Back on this day in 1913, the 17th Amendment to the Constitution went into effect, ending indirect elections to the U.S. Senate. To this day, some folks want that amendment repealed on the theory it curtails states’ rights as envisioned by the Founders.
Prior to 1913, when the 17th Amendment was ratified, the Constitution allowed state legislatures to choose two U.S. senators to represent them in Congress. Members in each state House and each state Senate, in most cases, would meet separately to pick a candidate as its representative in the U.S. Senate.
In the decades prior to the 17th Amendment’s passage, that practice was continually attacked as corrupt and problematic by reformers. But in recent years, some conservatives have demanded the right for the state legislatures to name their states’ representatives at the U.S. Senate.
In 2016, Utah’s legislature passed a resolution calling for the 17th Amendment’s appeal, quoting James Madison and Alexander Hamilton in the resolution. “Whereas, James Madison argued in Federalist Papers No. 62 that, ‘The appointment of senators by state legislatures gives the state governments such an agency in the formation of the federal government as must secure the authority of the former,’” the lawmakers wrote.
Todd Zywicki, a George Mason University law professor, explained two of the current repeal arguments to the Huffington Post.
“The framers understood that, in order for the states to be protected from federal government overreach it was necessary to give the states a formal check,” Zywicki said. “That check was by allowing the states in their corporate political capacity, the state legislatures, to choose senators.
He added that the original election system was a hedge against corruption. “The second aspect was that the Senate was to be a check on special-interest activity,” Zywicki said. “By having the Senate chosen by a different constituency than the House, that was designed to raise the level of consensus to enact legislation, making it more difficult for special interests to capture the government.”
But in the era before repeal, how the states picked their Senators and how often that process was stalemated triggered enough outrage to lead to a constitutional amendment.
Corruption was certainly an issue. In their 2013 analysis of the historical selection process, political scientists Wendy J. Schiller and Charles Stewart III noted that a lot of money was spent by candidates and factions influencing state legislators to vote their way.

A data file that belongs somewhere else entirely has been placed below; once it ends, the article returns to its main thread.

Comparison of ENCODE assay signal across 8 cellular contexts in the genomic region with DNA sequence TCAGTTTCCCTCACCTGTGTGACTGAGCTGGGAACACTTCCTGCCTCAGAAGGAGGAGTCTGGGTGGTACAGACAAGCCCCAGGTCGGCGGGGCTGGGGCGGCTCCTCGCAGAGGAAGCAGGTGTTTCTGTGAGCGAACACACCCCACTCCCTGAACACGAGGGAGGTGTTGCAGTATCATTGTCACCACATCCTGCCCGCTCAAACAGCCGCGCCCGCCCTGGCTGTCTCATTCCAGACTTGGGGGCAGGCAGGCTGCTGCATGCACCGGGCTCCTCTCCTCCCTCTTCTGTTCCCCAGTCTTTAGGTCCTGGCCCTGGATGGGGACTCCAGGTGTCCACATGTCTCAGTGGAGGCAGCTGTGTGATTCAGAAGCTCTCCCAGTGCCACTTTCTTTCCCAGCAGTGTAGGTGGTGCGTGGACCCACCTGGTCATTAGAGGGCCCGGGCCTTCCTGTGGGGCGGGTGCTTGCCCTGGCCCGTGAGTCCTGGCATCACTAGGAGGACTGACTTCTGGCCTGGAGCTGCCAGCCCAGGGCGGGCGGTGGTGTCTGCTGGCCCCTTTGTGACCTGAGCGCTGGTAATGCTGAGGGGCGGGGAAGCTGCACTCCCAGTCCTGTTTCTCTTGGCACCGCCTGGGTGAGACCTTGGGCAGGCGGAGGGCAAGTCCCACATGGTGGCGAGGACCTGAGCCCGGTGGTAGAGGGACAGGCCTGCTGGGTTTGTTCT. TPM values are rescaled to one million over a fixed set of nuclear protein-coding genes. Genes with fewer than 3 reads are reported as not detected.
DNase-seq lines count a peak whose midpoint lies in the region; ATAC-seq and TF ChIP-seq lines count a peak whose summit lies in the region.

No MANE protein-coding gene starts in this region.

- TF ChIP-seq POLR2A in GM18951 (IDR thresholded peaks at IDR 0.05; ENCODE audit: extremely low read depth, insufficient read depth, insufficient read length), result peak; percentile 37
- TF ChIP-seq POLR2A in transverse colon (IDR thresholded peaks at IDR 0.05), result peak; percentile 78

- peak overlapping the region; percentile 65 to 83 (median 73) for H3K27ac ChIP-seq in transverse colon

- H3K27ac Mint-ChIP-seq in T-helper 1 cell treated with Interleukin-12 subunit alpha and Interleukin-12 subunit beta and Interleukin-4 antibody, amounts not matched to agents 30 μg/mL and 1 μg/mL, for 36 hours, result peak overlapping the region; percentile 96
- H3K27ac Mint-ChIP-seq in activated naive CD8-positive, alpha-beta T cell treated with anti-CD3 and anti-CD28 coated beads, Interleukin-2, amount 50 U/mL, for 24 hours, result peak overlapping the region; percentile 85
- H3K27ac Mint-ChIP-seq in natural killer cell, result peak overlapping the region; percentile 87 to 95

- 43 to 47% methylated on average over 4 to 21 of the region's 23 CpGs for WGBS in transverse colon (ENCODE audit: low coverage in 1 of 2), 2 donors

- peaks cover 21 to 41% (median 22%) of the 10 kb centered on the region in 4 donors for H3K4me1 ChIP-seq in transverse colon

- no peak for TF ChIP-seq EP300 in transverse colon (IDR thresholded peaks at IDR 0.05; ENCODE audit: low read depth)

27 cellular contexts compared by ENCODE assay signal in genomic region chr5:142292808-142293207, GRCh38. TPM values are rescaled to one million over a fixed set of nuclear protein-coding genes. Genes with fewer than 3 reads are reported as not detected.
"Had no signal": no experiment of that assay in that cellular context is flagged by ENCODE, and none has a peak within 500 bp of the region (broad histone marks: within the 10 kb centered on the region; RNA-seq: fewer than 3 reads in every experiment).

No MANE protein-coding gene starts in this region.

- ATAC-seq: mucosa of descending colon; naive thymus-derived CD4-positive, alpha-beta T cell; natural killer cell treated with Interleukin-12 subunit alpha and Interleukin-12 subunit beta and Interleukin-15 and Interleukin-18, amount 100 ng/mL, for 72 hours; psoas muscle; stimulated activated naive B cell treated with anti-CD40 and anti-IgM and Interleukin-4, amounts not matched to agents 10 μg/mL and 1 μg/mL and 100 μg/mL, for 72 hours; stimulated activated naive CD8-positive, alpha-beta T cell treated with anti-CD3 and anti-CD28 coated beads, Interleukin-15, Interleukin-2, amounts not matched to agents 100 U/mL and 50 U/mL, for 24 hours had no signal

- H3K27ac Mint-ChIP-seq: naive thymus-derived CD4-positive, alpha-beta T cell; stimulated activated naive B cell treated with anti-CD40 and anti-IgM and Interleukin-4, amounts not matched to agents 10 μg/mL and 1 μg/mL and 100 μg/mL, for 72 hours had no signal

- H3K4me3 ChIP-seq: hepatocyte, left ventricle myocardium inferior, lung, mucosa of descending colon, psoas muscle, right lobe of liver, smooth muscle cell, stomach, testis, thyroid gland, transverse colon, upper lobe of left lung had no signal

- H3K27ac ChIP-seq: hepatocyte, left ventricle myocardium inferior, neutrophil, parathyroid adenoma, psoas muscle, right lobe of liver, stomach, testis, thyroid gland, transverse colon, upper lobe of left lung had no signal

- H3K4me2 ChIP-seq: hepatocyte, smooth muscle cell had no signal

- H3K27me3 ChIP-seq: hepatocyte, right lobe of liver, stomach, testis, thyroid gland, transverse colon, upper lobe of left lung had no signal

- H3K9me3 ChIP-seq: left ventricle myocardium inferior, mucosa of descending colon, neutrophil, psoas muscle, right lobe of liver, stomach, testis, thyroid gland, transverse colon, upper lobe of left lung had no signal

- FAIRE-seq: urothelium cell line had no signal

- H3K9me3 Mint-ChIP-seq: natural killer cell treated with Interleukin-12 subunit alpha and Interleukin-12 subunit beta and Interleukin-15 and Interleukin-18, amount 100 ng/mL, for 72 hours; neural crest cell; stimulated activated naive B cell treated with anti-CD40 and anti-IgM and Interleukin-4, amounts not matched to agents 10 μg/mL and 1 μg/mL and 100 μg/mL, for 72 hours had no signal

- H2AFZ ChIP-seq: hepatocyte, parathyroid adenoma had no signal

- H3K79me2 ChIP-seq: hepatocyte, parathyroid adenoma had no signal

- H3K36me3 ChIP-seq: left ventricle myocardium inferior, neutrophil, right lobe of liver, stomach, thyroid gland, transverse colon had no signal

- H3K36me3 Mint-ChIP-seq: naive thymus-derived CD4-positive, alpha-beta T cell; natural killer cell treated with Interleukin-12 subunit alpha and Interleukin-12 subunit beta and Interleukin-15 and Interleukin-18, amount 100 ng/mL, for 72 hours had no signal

“This use of large sums of cash to fund campaigns for state legislators, advertise in media outlets (or purchase them outright), and bribe state legislators once balloting began, was typical in indirect Senate elections,” said Schiller and Stewart.
However, they also concluded that modern direct Senate elections aren’t that different in terms of money and ballots. “Despite the blatant use of money to win indirect Senate elections, 100 years after the 17th Amendment was enacted, the modern Senate elections process is swamped with campaign money in ways that far outpace elections under the indirect elections system,” they said.
But a look at Senate indirect election trends between 1871 and 1913 shows one big current roadblock to a 17th Amendment repeal. In 98 percent of those indirect elections, the legislators always voted for a candidate from their own party for the Senate.
Currently, the Senate is made up of 54 Republicans, 44 Democrats and two Independents. If the Senators were appointed today by state lawmakers along party lines within the states themselves, there would be well more than 60 seats for the GOP in the current Senate.
That would put the Republicans over a filibuster-proof 60-vote majority and very close to a 67-vote supermajority needed to override a presidential veto and approve constitutional amendments for state ratification. And it also would require at least 13 Democratic Senators to approve a 17th Amendment appeal resolution that could lead to their own removal from office.
Another option would be a direct Article V convention of the states to pass a 17th Amendment repeal. That’s never been done before, but ironically it almost happened 105 years ago when enough states were fed up with the indirect Senate election process.
By 1912, many states starting using the “Oregon System,” where voters took part in primaries that committed state lawmakers to pick the primary winners as Senators. At the same time, 27 states not satisfied with the process petitioned Congress for an Article V constitutional convention. With just four more states needed for a convention and indications that three western states would join the Article V movement, the Senate finally agreed to approve the proposed 17th Amendment by a six-vote margin.
On May 31, 1913, one of the amendment’s biggest supporters, William Jennings Bryan, signed the document in his role as Secretary of State, telling Congress that it “had become valid to all intents and purposes as a part of the Constitution of the United States.”
Scott Bomboy is the editor in chief of the National Constitution Center.